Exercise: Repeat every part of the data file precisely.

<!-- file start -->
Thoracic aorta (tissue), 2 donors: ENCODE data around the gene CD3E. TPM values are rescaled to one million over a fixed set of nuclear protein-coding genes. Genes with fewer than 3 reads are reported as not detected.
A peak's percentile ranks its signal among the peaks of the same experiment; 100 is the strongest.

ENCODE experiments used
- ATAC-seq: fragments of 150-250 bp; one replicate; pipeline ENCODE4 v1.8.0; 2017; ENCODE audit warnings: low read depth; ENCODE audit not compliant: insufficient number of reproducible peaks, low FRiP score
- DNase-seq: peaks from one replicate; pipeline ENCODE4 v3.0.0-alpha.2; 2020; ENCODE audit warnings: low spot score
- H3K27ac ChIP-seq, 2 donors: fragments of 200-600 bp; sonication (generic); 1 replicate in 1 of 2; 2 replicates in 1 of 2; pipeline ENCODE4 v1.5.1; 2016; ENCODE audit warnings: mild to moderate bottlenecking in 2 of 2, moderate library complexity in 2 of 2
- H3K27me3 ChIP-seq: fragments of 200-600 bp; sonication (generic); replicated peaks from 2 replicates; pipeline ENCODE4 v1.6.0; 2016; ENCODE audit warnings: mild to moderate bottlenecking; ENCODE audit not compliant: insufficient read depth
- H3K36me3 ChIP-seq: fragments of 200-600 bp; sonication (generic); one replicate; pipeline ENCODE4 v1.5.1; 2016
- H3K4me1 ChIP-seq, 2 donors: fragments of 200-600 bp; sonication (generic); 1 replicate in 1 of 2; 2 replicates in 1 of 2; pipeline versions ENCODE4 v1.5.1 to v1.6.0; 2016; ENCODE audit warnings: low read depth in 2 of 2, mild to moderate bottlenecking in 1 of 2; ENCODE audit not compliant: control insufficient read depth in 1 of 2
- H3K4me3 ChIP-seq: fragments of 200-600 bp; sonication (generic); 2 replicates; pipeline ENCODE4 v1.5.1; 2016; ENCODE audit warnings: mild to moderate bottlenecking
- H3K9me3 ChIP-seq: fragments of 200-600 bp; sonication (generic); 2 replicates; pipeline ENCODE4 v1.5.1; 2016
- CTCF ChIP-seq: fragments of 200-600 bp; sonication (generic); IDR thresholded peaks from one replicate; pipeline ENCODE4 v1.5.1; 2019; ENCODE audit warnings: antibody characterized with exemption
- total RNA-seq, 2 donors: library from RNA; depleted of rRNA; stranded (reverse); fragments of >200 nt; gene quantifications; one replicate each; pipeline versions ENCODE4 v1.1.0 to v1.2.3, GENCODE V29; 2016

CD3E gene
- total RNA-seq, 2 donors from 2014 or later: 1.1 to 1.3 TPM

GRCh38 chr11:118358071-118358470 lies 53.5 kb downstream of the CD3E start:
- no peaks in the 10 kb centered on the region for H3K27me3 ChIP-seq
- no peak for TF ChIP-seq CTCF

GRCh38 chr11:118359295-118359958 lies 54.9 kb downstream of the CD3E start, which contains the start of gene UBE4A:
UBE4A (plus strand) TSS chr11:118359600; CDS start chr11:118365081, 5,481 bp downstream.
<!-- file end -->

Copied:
Thoracic aorta (tissue), 2 donors: ENCODE data around the gene CD3E. TPM values are rescaled to one million over a fixed set of nuclear protein-coding genes. Genes with fewer than 3 reads are reported as not detected.
A peak's percentile ranks its signal among the peaks of the same experiment; 100 is the strongest.

ENCODE experiments used
- ATAC-seq: fragments of 150-250 bp; one replicate; pipeline ENCODE4 v1.8.0; 2017; ENCODE audit warnings: low read depth; ENCODE audit not compliant: insufficient number of reproducible peaks, low FRiP score
- DNase-seq: peaks from one replicate; pipeline ENCODE4 v3.0.0-alpha.2; 2020; ENCODE audit warnings: low spot score
- H3K27ac ChIP-seq, 2 donors: fragments of 200-600 bp; sonication (generic); 1 replicate in 1 of 2; 2 replicates in 1 of 2; pipeline ENCODE4 v1.5.1; 2016; ENCODE audit warnings: mild to moderate bottlenecking in 2 of 2, moderate library complexity in 2 of 2
- H3K27me3 ChIP-seq: fragments of 200-600 bp; sonication (generic); replicated peaks from 2 replicates; pipeline ENCODE4 v1.6.0; 2016; ENCODE audit warnings: mild to moderate bottlenecking; ENCODE audit not compliant: insufficient read depth
- H3K36me3 ChIP-seq: fragments of 200-600 bp; sonication (generic); one replicate; pipeline ENCODE4 v1.5.1; 2016
- H3K4me1 ChIP-seq, 2 donors: fragments of 200-600 bp; sonication (generic); 1 replicate in 1 of 2; 2 replicates in 1 of 2; pipeline versions ENCODE4 v1.5.1 to v1.6.0; 2016; ENCODE audit warnings: low read depth in 2 of 2, mild to moderate bottlenecking in 1 of 2; ENCODE audit not compliant: control insufficient read depth in 1 of 2
- H3K4me3 ChIP-seq: fragments of 200-600 bp; sonication (generic); 2 replicates; pipeline ENCODE4 v1.5.1; 2016; ENCODE audit warnings: mild to moderate bottlenecking
- H3K9me3 ChIP-seq: fragments of 200-600 bp; sonication (generic); 2 replicates; pipeline ENCODE4 v1.5.1; 2016
- CTCF ChIP-seq: fragments of 200-600 bp; sonication (generic); IDR thresholded peaks from one replicate; pipeline ENCODE4 v1.5.1; 2019; ENCODE audit warnings: antibody characterized with exemption
- total RNA-seq, 2 donors: library from RNA; depleted of rRNA; stranded (reverse); fragments of >200 nt; gene quantifications; one replicate each; pipeline versions ENCODE4 v1.1.0 to v1.2.3, GENCODE V29; 2016

CD3E gene
- total RNA-seq, 2 donors from 2014 or later: 1.1 to 1.3 TPM

GRCh38 chr11:118358071-118358470 lies 53.5 kb downstream of the CD3E start:
- no peaks in the 10 kb centered on the region for H3K27me3 ChIP-seq
- no peak for TF ChIP-seq CTCF

GRCh38 chr11:118359295-118359958 lies 54.9 kb downstream of the CD3E start, which contains the start of gene UBE4A:
UBE4A (plus strand) TSS chr11:118359600; CDS start chr11:118365081, 5,481 bp downstream.